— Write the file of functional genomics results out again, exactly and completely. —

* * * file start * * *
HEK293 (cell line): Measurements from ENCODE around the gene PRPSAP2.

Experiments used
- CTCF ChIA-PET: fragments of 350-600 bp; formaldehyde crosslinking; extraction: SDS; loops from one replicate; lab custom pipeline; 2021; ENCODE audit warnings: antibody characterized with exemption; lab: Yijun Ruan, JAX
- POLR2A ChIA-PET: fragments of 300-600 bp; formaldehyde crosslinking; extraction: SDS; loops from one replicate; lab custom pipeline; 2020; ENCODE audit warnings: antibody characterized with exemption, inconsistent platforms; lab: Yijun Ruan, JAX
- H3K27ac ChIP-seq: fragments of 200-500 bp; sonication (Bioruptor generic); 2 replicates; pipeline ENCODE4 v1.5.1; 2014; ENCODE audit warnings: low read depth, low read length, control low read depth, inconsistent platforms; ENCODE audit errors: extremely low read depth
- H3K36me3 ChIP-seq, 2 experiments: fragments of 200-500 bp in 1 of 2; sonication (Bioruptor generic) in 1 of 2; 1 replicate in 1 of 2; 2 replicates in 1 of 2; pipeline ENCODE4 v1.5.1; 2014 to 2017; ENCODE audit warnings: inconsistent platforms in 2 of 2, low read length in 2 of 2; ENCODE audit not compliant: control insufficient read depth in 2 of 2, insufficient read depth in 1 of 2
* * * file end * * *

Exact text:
HEK293 (cell line): Measurements from ENCODE around the gene PRPSAP2.

Experiments used
- CTCF ChIA-PET: fragments of 350-600 bp; formaldehyde crosslinking; extraction: SDS; loops from one replicate; lab custom pipeline; 2021; ENCODE audit warnings: antibody characterized with exemption; lab: Yijun Ruan, JAX
- POLR2A ChIA-PET: fragments of 300-600 bp; formaldehyde crosslinking; extraction: SDS; loops from one replicate; lab custom pipeline; 2020; ENCODE audit warnings: antibody characterized with exemption, inconsistent platforms; lab: Yijun Ruan, JAX
- H3K27ac ChIP-seq: fragments of 200-500 bp; sonication (Bioruptor generic); 2 replicates; pipeline ENCODE4 v1.5.1; 2014; ENCODE audit warnings: low read depth, low read length, control low read depth, inconsistent platforms; ENCODE audit errors: extremely low read depth
- H3K36me3 ChIP-seq, 2 experiments: fragments of 200-500 bp in 1 of 2; sonication (Bioruptor generic) in 1 of 2; 1 replicate in 1 of 2; 2 replicates in 1 of 2; pipeline ENCODE4 v1.5.1; 2014 to 2017; ENCODE audit warnings: inconsistent platforms in 2 of 2, low read length in 2 of 2; ENCODE audit not compliant: control insufficient read depth in 2 of 2, insufficient read depth in 1 of 2